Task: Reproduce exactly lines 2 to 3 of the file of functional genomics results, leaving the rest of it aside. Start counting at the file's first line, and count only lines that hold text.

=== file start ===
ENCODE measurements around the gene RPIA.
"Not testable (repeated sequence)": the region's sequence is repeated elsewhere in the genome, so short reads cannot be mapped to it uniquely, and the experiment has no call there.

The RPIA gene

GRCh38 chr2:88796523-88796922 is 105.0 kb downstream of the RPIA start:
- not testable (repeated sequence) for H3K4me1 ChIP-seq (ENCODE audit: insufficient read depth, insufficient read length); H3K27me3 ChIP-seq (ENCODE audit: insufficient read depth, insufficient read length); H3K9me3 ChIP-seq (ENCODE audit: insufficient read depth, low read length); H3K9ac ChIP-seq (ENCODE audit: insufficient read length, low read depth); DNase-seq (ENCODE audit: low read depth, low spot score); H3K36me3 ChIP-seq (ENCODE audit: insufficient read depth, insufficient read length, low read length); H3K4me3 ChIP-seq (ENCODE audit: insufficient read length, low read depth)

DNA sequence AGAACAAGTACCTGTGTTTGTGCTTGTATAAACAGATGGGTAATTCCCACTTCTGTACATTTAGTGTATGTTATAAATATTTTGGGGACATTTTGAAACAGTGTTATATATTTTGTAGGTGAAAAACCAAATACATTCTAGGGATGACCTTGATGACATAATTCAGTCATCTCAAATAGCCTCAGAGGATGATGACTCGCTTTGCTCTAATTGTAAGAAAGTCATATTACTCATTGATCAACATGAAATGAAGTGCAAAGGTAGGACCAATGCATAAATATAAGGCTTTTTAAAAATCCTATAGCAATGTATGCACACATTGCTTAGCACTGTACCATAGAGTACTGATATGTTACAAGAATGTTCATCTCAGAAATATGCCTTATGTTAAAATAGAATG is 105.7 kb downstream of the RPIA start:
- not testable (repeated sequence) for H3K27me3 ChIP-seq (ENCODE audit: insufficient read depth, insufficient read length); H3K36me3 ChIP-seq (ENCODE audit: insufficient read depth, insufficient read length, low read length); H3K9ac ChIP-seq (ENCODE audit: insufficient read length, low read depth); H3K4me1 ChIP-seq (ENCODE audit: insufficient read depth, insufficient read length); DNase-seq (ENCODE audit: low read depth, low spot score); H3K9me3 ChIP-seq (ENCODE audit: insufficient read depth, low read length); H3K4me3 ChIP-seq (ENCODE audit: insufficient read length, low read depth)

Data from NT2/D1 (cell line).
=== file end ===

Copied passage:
"Not testable (repeated sequence)": the region's sequence is repeated elsewhere in the genome, so short reads cannot be mapped to it uniquely, and the experiment has no call there.

The RPIA gene